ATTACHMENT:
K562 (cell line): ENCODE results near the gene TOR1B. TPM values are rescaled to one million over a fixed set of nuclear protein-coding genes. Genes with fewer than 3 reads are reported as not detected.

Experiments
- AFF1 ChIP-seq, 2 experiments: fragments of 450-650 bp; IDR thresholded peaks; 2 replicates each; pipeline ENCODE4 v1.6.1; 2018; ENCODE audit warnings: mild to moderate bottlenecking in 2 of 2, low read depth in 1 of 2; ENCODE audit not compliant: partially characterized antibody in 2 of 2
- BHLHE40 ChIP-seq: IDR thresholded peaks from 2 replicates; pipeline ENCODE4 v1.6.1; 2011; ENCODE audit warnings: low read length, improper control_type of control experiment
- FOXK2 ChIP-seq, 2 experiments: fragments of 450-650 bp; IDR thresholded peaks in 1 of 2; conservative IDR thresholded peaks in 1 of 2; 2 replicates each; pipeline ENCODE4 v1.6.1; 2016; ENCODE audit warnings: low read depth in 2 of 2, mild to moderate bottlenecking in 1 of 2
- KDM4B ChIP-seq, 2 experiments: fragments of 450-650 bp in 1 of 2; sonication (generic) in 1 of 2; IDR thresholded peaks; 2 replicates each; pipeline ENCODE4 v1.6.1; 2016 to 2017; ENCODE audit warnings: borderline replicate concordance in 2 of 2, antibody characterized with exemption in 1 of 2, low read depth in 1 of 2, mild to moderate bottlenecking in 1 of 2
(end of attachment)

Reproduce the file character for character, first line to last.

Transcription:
K562 (cell line): ENCODE results near the gene TOR1B. TPM values are rescaled to one million over a fixed set of nuclear protein-coding genes. Genes with fewer than 3 reads are reported as not detected.

Experiments
- AFF1 ChIP-seq, 2 experiments: fragments of 450-650 bp; IDR thresholded peaks; 2 replicates each; pipeline ENCODE4 v1.6.1; 2018; ENCODE audit warnings: mild to moderate bottlenecking in 2 of 2, low read depth in 1 of 2; ENCODE audit not compliant: partially characterized antibody in 2 of 2
- BHLHE40 ChIP-seq: IDR thresholded peaks from 2 replicates; pipeline ENCODE4 v1.6.1; 2011; ENCODE audit warnings: low read length, improper control_type of control experiment
- FOXK2 ChIP-seq, 2 experiments: fragments of 450-650 bp; IDR thresholded peaks in 1 of 2; conservative IDR thresholded peaks in 1 of 2; 2 replicates each; pipeline ENCODE4 v1.6.1; 2016; ENCODE audit warnings: low read depth in 2 of 2, mild to moderate bottlenecking in 1 of 2
- KDM4B ChIP-seq, 2 experiments: fragments of 450-650 bp in 1 of 2; sonication (generic) in 1 of 2; IDR thresholded peaks; 2 replicates each; pipeline ENCODE4 v1.6.1; 2016 to 2017; ENCODE audit warnings: borderline replicate concordance in 2 of 2, antibody characterized with exemption in 1 of 2, low read depth in 1 of 2, mild to moderate bottlenecking in 1 of 2